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Architecture Department Studio Building Woodbury University Architect: Mark W. Rios, Robert G. Hale, Frank Clementi & Jennifer Charles / Rios Clementi Hale Studios Location: Burbank, California, USA Completion: 2007 GFA: 1,800 m2 Photography: Tom Bonner

South elevation

Woodbury University required a new studio building to complete the existing architecture department, comprising five one-storey buildings. Rios Clementi Hale Studios designed the new two-storey studio building to house architectural studios, critique spaces, support spaces and a double-height multi-purpose room.

North elevation

East elevation

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While the south façade creates a buffer zone, the north façade opens the studio building to the existing department complex and provides a porous edge to a courtyard formed by the existing studio building to the north. To connect the new structure to the existing complex, the north façade employs smallerscale layering of vertical elements. The block pattern consists of vertical stripes with alternating neutral colours. The guardrails at the balcony and open stairs mimic the pattern with vertical wood polymer pickets fastened to steel supports. These exterior circulation balconies and open stairs also animate the space.

West elevation

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As the most visible building on the campus perimeter, the studio building mediates between the public view and private use of the campus. The south façade is a horizontal, large-scale gesture to passing motorists that curves and wraps around the building. Varying patterns of concrete masonry units (CMU) compose this prominent wall. The stacked blocks created a large-scale, changing pattern of subtle shadings as the sunlight moves across the south façade during the daytime. Rios Clementi Hale Studios maintains continuity with the campus by using block colors and horizontal banding sympathetic to brick colors and patterning on existing buildings. Functionally, the south façade filters sunlight and traffic sounds fromed the adjacent city streets and freeways.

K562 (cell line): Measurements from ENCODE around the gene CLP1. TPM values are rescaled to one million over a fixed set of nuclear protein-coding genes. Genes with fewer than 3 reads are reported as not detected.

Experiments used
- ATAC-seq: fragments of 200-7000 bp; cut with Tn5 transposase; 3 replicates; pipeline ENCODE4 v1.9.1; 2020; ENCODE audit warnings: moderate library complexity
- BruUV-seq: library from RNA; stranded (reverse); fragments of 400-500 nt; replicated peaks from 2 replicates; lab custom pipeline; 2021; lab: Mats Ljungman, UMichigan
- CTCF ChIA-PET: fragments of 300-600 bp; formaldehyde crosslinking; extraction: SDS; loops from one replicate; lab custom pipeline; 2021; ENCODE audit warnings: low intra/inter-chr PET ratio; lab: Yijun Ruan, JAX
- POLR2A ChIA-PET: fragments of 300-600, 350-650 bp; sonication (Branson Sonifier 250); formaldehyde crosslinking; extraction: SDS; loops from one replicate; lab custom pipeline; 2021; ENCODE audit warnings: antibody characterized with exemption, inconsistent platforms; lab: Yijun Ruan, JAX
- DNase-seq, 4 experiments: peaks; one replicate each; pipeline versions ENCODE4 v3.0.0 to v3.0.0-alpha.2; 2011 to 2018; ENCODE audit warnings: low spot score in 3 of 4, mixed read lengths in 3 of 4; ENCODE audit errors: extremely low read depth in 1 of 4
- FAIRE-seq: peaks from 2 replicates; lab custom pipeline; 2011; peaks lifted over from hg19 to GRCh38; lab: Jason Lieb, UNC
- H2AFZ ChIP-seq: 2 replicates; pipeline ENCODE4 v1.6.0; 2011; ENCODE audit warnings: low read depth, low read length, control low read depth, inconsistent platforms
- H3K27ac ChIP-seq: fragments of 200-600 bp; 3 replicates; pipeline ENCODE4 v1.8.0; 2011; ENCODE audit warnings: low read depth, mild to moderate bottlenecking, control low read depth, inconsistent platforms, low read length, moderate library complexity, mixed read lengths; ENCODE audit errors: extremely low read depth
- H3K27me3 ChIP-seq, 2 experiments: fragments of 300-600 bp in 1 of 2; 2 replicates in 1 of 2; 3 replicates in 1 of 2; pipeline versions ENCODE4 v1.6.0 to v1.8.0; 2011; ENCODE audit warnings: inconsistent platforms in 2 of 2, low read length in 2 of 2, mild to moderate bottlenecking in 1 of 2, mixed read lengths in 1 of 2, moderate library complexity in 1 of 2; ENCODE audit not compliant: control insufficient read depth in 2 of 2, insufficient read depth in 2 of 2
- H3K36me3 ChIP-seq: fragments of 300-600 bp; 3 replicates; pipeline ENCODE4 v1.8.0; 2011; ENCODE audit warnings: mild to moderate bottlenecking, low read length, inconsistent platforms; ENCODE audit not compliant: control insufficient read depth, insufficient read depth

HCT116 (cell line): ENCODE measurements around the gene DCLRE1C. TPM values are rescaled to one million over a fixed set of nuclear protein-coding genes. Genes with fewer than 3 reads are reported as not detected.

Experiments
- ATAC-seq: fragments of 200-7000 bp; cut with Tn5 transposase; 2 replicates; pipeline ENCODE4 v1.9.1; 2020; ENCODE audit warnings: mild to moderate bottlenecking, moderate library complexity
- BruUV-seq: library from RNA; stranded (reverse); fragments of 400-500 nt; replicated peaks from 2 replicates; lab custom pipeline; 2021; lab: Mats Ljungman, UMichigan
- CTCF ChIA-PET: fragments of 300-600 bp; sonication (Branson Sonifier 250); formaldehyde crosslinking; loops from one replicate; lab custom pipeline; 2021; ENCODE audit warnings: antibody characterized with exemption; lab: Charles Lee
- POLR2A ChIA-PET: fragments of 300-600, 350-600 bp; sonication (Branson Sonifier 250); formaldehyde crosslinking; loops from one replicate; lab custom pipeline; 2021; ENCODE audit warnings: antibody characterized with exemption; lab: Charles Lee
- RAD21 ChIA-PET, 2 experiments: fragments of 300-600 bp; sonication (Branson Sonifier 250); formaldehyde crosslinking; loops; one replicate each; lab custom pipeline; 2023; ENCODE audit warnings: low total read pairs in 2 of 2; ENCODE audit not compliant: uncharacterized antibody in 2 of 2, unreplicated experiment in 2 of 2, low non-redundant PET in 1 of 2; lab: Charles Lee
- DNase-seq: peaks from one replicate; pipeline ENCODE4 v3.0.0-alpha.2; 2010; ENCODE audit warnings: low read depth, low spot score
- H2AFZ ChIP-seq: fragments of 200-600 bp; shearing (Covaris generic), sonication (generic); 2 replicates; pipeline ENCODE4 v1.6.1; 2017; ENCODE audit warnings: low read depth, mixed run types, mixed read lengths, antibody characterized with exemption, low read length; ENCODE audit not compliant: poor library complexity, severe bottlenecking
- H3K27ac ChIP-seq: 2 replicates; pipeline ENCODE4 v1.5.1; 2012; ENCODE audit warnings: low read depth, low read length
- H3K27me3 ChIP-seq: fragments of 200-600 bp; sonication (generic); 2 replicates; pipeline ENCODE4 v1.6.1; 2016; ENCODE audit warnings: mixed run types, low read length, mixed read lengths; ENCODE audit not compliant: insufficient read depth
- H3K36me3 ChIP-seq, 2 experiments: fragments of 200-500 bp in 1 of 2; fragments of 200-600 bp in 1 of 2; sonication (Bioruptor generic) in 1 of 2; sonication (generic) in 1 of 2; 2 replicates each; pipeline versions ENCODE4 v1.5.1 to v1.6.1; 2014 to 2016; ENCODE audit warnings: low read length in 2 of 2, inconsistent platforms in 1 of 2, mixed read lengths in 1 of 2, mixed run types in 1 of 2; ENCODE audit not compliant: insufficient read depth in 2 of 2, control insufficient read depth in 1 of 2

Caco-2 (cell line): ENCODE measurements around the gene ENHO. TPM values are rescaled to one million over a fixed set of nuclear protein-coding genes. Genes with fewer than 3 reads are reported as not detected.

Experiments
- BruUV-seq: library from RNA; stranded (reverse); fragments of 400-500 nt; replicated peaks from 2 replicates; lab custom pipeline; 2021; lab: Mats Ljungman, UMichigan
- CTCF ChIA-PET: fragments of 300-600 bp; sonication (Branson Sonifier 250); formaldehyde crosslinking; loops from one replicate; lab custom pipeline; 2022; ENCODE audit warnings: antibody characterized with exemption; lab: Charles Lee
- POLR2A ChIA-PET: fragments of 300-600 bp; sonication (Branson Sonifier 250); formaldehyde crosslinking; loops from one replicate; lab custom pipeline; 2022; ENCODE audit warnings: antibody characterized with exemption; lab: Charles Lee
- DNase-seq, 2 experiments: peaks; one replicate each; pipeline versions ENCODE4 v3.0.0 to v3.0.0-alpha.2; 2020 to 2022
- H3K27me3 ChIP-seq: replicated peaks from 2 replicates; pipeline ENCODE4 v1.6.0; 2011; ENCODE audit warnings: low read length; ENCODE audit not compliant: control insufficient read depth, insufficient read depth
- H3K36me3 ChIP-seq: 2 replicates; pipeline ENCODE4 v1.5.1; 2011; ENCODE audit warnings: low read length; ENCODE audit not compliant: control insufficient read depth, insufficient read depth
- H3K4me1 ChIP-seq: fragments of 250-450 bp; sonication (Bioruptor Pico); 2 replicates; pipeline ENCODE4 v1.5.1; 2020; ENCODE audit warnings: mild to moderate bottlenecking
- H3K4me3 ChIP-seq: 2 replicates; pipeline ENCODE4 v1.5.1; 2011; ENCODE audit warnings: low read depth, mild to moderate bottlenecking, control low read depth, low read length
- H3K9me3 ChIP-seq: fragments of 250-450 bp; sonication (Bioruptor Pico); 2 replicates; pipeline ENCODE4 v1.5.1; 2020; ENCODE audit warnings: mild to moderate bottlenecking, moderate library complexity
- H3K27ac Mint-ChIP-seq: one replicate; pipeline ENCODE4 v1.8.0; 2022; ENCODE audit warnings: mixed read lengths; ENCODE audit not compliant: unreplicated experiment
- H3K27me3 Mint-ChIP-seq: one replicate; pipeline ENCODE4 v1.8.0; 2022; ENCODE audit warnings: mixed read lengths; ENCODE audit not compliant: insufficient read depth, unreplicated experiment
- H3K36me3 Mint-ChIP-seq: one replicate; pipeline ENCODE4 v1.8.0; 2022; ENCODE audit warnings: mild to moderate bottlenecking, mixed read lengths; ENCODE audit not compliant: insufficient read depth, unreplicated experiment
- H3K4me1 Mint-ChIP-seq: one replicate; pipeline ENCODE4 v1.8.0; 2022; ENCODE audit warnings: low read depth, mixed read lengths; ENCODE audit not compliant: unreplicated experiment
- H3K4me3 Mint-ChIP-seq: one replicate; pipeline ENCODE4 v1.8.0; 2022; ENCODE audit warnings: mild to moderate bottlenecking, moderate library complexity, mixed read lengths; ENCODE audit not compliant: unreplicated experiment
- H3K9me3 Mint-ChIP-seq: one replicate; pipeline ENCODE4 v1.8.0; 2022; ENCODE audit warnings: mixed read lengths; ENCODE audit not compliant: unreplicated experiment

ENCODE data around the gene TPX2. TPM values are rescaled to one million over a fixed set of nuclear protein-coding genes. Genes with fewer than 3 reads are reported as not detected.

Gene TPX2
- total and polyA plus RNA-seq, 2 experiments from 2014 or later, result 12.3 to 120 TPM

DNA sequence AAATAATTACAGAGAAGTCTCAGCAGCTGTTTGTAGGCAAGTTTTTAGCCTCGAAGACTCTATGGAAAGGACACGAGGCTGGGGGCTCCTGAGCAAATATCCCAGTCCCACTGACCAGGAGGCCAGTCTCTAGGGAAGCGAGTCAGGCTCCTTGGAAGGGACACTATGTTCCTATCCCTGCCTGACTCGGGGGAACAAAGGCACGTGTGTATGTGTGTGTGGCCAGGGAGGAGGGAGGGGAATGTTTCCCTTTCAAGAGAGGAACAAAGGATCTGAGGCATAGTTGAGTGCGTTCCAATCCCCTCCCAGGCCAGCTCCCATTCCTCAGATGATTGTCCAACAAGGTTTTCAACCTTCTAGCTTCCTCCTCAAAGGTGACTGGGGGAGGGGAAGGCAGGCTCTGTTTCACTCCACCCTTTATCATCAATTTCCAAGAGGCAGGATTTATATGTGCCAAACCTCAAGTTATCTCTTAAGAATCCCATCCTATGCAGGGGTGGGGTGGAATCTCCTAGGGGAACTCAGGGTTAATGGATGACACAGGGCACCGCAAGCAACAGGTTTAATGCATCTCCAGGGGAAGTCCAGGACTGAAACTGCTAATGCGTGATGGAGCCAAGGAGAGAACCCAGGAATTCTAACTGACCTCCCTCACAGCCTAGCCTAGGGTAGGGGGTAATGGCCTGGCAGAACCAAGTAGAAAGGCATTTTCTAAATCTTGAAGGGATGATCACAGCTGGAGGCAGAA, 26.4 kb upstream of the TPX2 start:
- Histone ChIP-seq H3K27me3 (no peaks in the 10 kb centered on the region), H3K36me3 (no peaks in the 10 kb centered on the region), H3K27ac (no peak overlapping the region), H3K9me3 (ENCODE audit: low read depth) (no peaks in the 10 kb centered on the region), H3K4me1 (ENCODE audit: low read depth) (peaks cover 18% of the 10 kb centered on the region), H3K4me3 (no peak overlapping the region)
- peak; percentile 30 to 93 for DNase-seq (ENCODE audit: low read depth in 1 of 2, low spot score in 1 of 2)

1. Existing studios & classroom 2. Existing gallery, classrooms, computer lab & lavatory 3. Existing shop & classrooms 4. Existing lavatory 5. Existing studios 6. Studios 7. Electrical 8. Storage 9. Exhibit space

Exposed construction and mechanical components of the building serve as teaching tools for the architecture students and include structural steel beams that extend from the studios to hold the cantilevered balcony and roof, metal decking that forms the structural floor and roof, hanging wire management ladders for electrical and data cable routing, roof drain pipes metal ducting and DuctSox for the HVAC system, sprinkler pipes, and pendant lighting. Lighting and mechanical systems adhere to the California Energy Code’s Title 24 standards for energy efficiency, as required by the code.

Site plan & Ground floor plan

Where possible, sustainable interior materials are specified, including ceramic tile made of recycled clay, glass and grinding paste; pressed paper and resin countertops and backsplashes; and recycled cotton acoustical insulation. In the restrooms, partitions were made from recycled materials and organic wood fibers, and dual-flushing toilets are located in each stall. The KONE EcoSpace elevator, with its hoisting machine attached to the guide rail, consumes approximately half the energy of conventional traction machines and approximately one-third of the energy of hydraulic machines. It requires no oil,

1. University entrance with signage, where the studio building is the most visible building on the campus perimeter. 2. Façade detail, with varying patterns of concrete masonry units (CMU) 3. The south façade as a horizontal, large-scale gesture to passing motorists

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University Architecture  
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